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Leaky jail concerns officials

By The Mercury

The architect for the new Pottawatomie County Justice Center told Pottawatomie County commissioners Monday his firm would stand the cost of fixing the cause of water leak in the facility.

“If we’re wrong, then we’ll fix it. We’ll stand behind it,” said Dan Rowe of Treanor Architects. Commissioners noticed the leak in a jail cell last week during a tour of the facility and after a substantial rainfall.

The apparent problem, according to commissioners, was not tying together three roof drains on the north side of the building, allowing runoff to pond at the base of the building. Roof drains on the other three sides of the building flow into underground drainage systems, and commissioners said they suspected a problem on the north side when the project was bid.

“We sat right there and looked at that and said, ‘We’re going to have problems,’ and now there’s a problem,” said Commissioner Pat Weixelman. “We brought the problem to light and now, all of a sudden, we’re getting gigged $4,500 to fix the problem. I would like to see a fix that doesn’t cost anything…if that animal exists.”

“You won’t see a bill on it, but I don’t agree it wouldn’t have cost the county money in the first place,” Rowe said. “It will be more expensive to fix it now, but we will fix it. I wish we were perfect and didn’t make any mistakes, but we will step up and fix our mistake. Treanor Architects takes care of its issues and you won’t see a bill.”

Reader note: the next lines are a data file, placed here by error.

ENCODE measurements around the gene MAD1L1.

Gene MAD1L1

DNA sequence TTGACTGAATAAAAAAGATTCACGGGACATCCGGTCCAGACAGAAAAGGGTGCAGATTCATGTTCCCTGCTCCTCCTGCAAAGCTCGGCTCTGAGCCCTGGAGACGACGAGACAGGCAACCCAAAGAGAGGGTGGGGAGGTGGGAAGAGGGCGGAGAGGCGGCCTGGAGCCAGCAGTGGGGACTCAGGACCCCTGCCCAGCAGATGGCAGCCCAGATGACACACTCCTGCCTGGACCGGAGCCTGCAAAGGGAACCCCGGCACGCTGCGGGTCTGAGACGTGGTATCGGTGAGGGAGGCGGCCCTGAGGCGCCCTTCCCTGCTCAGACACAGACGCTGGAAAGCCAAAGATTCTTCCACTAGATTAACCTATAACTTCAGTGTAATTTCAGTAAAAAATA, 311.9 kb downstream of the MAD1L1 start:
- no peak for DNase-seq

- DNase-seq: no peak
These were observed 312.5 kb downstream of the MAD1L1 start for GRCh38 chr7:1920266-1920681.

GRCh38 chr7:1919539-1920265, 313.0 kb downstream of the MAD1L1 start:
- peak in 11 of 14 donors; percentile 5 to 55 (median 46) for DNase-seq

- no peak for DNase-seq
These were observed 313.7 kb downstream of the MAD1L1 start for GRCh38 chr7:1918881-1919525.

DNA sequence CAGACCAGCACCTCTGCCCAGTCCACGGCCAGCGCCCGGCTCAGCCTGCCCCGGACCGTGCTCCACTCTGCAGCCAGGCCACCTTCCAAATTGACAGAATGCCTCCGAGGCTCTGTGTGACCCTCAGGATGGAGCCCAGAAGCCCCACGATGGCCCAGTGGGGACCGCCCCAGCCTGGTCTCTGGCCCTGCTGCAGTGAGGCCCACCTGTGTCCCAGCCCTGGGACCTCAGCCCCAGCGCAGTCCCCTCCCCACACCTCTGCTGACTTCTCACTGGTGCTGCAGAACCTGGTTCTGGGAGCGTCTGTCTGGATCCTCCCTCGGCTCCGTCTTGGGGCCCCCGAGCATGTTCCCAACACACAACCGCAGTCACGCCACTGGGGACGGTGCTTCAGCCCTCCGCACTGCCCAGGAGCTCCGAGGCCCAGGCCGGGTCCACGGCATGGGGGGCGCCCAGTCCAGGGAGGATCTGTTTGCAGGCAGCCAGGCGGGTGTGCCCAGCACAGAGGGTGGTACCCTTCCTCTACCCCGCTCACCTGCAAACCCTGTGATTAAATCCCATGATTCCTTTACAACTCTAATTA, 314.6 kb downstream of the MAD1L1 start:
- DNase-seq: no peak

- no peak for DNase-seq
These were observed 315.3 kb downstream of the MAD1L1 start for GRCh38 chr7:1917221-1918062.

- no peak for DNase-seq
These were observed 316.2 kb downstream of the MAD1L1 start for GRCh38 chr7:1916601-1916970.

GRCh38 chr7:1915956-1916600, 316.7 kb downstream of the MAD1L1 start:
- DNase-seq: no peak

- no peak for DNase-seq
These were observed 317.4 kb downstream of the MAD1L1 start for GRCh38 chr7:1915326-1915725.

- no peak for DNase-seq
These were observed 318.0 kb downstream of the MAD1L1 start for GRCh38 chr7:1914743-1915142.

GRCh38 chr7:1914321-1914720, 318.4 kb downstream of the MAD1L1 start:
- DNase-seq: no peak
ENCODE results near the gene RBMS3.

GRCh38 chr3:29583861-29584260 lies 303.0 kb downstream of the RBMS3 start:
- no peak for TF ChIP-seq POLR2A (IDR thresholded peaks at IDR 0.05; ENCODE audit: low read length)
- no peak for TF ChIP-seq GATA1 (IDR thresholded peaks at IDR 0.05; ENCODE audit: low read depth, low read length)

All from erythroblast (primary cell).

Following the discussion, the commission entered executive session to discuss contractual matters regarding potential litigation. Also participating in the executive session were Rowe; Tricia Fruendt of SMH Consultants, the county’s liaison to the justice center construction; Robert Reece, county administrator; John Watt, county counselor; and Leu Lowrey, public works director.

There was no action taken following the executive session.

On a related matter, the commission approved offering a six-month contract to First Class Cleaning Services of Manhattan for custodial services at the justice center.

First Class submitted a bid of $60,600 for a one-year contract, which includes daily, monthly and yearly cleaning duties, Fruendt told commissioners.

Extreme Cleaning & Supply, Manhattan, also submitted a bid of $104,570 for a one-year custodial contract.

Reece estimated that it would cost about $35,000 per person, plus equipment and supplies, if the county hired its own personnel for custodial work.

Public tours of the new $14 million facility at Westmoreland are scheduled for 10 a.m. to 2 p.m. this Saturday.









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